When Lexee Steffen graduated from Dickinson State University in 2015 with a bachelor’s degree in Spanish, she felt prepared for the real world and an independent life. “I had a degree and learned a lot during classes and felt I had plenty of experience working with a variety of people and advocating for my needs,” Lexee says, reflecting on her optimism post-college graduation. “I thought I would work in my hometown for a year or two to get my feet wet in the workforce and then move to a bigger city to work using my Spanish skills as an interpreter or in a bilingual setting and possibly get my masters,” she continues. Unfortunately, things haven’t worked out as she planned. She has kept busy with part-time work and volunteering, which has helped her maintain her computer skills and allowed her to gain experience in different work settings. But she has yet to find full-time consistent employment. “I think employers sometimes see us as a liability,” Lexee says. “I think they are worried about things going wrong because of us or that something might happen in the workplace that is discriminatory and that we would use that against the company.”

The “us” Lexee is referring to are individuals like herself who have a visual impairment or are blind. Lexee, who has Retinopathy of Prematurity (ROP), is not alone in her inability to find full-time employment. According to research by the American Foundation for the Blind (AFB), only 44% of people who are blind or visually impaired are employed. And those who are employed are often underemployed, meaning they work part time or only part of the year (Disability Employment Research: Key Takeaways, 2020). With assistive technology available to level the playing field and public schools and colleges and universities being held to the standards set forth by the ADA, the fact that more than half the blind and visually impaired population is unemployed is surprising and disappointing. But there are other factors at play that affect individuals’ rights and opportunities, and, ultimately, their employment. 

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Sunday, April 3, 2022

Categories: All News Items, News Event, Student Programming

A poster displays the front of the 15 cards that feature artwork made by ND students who are blind or visually impaired.Since 2006, the NDSB Foundation has sponsored a card contest to raise funds and awareness for its mission and programs. NDSB Foundation President Julie Anderson came up with the idea for the card contest, which is held every other year. “I was listening to a presentation during a Sunday school meeting,” Julie explains. “A company was telling us about how children from a Christian school were creating cards to sell for Christmas. I brought up the idea for an art contest for students in the state of North Dakota who are blind or visually impaired. I thought we could combine it with a medal ceremony, a speaker, and a meal, and get families together to get to know each other. Soon the card contest turned into so much more, and we began combining the awards ceremony with NDVS/SB’s Family Weekend.”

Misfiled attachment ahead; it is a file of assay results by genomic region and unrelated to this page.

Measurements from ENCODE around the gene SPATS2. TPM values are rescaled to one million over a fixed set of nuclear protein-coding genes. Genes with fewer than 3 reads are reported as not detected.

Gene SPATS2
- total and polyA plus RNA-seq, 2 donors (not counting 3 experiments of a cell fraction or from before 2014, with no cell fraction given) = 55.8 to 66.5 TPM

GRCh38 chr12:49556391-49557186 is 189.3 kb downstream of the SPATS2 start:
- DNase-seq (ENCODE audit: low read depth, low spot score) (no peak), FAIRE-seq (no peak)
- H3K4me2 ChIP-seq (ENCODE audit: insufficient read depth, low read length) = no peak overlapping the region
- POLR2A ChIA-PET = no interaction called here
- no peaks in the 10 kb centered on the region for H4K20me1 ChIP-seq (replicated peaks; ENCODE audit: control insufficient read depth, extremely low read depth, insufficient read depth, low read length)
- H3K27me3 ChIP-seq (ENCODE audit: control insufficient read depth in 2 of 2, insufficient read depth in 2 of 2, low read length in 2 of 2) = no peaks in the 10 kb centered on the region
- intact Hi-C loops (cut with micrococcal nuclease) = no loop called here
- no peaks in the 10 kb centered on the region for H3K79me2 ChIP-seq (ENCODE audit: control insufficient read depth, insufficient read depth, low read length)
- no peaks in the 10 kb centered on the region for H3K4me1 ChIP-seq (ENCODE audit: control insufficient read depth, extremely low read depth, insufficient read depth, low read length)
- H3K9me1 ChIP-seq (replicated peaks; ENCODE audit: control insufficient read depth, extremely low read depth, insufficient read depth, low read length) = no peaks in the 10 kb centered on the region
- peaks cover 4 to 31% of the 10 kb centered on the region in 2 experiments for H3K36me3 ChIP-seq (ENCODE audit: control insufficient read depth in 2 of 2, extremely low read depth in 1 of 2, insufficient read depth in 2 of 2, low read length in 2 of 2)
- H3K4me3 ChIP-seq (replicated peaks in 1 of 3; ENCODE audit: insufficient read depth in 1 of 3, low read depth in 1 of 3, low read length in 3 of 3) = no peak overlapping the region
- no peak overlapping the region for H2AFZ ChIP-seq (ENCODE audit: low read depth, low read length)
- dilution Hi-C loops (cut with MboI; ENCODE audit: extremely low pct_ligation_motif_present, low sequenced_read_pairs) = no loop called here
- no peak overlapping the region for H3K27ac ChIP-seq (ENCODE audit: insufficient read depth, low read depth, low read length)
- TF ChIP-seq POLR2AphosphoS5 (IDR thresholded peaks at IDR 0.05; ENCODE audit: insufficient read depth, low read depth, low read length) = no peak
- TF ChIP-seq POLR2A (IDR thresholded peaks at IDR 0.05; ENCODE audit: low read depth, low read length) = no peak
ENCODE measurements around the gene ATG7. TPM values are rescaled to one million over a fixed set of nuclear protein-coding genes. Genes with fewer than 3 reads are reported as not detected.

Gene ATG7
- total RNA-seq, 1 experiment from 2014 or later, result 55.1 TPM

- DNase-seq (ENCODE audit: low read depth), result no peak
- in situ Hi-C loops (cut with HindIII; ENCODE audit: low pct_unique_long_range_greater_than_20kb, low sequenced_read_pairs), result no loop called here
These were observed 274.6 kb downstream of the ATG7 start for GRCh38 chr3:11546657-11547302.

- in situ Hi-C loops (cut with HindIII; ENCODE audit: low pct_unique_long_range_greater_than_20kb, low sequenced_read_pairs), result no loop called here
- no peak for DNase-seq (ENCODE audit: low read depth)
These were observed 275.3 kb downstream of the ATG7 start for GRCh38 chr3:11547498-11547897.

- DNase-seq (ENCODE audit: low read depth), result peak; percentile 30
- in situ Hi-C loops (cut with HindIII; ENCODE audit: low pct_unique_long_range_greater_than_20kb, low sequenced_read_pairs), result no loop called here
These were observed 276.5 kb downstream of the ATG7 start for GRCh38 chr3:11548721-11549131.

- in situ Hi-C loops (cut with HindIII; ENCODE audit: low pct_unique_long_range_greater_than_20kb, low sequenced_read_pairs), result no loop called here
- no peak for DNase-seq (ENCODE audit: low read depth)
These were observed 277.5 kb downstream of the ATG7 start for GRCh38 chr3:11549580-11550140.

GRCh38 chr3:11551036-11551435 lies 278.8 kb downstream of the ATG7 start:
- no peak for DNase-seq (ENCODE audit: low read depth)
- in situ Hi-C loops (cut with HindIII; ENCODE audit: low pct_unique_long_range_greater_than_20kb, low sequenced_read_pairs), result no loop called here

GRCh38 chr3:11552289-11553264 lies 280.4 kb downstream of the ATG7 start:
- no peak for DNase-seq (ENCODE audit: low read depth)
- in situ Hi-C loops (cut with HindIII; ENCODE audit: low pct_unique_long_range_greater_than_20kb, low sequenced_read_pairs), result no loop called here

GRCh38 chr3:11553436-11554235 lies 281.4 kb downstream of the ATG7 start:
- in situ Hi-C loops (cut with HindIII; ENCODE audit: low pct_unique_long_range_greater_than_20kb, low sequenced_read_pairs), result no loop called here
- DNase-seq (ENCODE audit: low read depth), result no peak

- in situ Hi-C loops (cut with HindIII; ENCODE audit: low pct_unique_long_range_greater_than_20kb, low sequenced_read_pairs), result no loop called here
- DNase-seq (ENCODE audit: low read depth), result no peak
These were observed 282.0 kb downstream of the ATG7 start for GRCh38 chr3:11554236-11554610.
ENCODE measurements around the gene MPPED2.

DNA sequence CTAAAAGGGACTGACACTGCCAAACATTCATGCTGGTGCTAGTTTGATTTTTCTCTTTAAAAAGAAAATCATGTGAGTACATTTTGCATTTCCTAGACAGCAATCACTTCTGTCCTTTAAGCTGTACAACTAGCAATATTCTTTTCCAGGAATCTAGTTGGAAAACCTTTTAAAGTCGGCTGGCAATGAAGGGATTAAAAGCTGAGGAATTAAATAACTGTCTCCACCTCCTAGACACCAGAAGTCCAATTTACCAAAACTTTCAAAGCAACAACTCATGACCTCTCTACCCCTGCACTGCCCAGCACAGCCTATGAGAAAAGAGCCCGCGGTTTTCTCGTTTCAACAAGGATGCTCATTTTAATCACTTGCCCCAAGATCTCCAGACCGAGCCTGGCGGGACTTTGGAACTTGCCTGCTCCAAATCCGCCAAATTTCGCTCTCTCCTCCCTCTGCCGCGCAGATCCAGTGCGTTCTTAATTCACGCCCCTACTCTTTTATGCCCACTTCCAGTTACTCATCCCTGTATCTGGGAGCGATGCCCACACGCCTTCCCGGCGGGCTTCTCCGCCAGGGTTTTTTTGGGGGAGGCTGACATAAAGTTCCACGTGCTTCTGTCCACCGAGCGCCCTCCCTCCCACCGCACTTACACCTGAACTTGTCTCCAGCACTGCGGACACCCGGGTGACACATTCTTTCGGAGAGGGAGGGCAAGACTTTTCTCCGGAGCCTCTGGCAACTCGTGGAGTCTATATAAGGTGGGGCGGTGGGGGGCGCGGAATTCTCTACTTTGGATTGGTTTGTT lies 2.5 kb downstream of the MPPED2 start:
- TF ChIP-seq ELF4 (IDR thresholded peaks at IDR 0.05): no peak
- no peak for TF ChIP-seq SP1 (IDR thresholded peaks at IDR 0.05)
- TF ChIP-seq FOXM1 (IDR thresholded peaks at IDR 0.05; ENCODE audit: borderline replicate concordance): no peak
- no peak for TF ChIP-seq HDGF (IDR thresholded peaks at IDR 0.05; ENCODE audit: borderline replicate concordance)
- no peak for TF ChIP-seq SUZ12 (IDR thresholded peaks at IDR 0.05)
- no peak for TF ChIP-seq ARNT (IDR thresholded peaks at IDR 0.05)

This year, a new set of student artists are being honored at a luncheon during NDVS/SB’s Family Weekend on April 23. At the ceremony, 15 student winners will be presented with a medal, a certificate, and a couple of cards with their own artwork on them.

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Friday, March 25, 2022

Categories: All News Items, Spotlight

Shanna poses with students and other staff in Medora.NDVS/SB Transition Specialist
Collaborator, Challenger, Grand Forks Native, Mom

One of the most exciting times in a young person’s life is high school graduation. As the time nears, students experience more and more rites of passage and more and more questions about the future. Will I work or go to college? Where will I work? Where will I go to college? How will I pay for college? And for students who are visually impaired or blind, there are even more unknowns. Luckily for students in North Dakota, North Dakota Vision Services/School for the Blind has someone on staff who can help them navigate all those questions and more.

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Monday, March 21, 2022

Categories: All News Items, Assistive Technology, Instruction

by David Olson, NDVS/SB Information Technology

Do you ever feel as if you have lost time or are on a last-minute dash to complete tasks? If you would appreciate audible reminders, Google Family Bell may be a useful feature for your Android devices, which include the Smart Speaker, Smart Display, or Android Phone.

Google Home added Family Bell reminders so that family members can add personalized voiced reminders throughout the day that announce when it’s time to start an online class, work on a task, take a break, settle in for reading time, have a snack, go to bed, or give any other reminder that a person may need. 

To get started, simply say “Hey Google, create a Family Bell” or select Family Bell in your Google Assistant settings. It includes suggested bells for activities like recess, nap time, or math time, or you can customize bells to alert someone of an upcoming activity.

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Monday, March 7, 2022 at 11:00 pm

Categories: All News Items, Adult Programming News, Assistive Technology

by Laurie Westling, Assistive Technology Specialist

an assortment of WayAround tags and buttons lie scattered on a dark backgroundNorth Dakota Vision Services/School for the Blind is a pilot site for WayAround Public Tags. We are working with WayAround to add WayTags throughout our building. We started with the main restrooms and the Coca-Cola vending machine. We are currently working on the other public restrooms in the building, and then we will work on the elevator and the exits.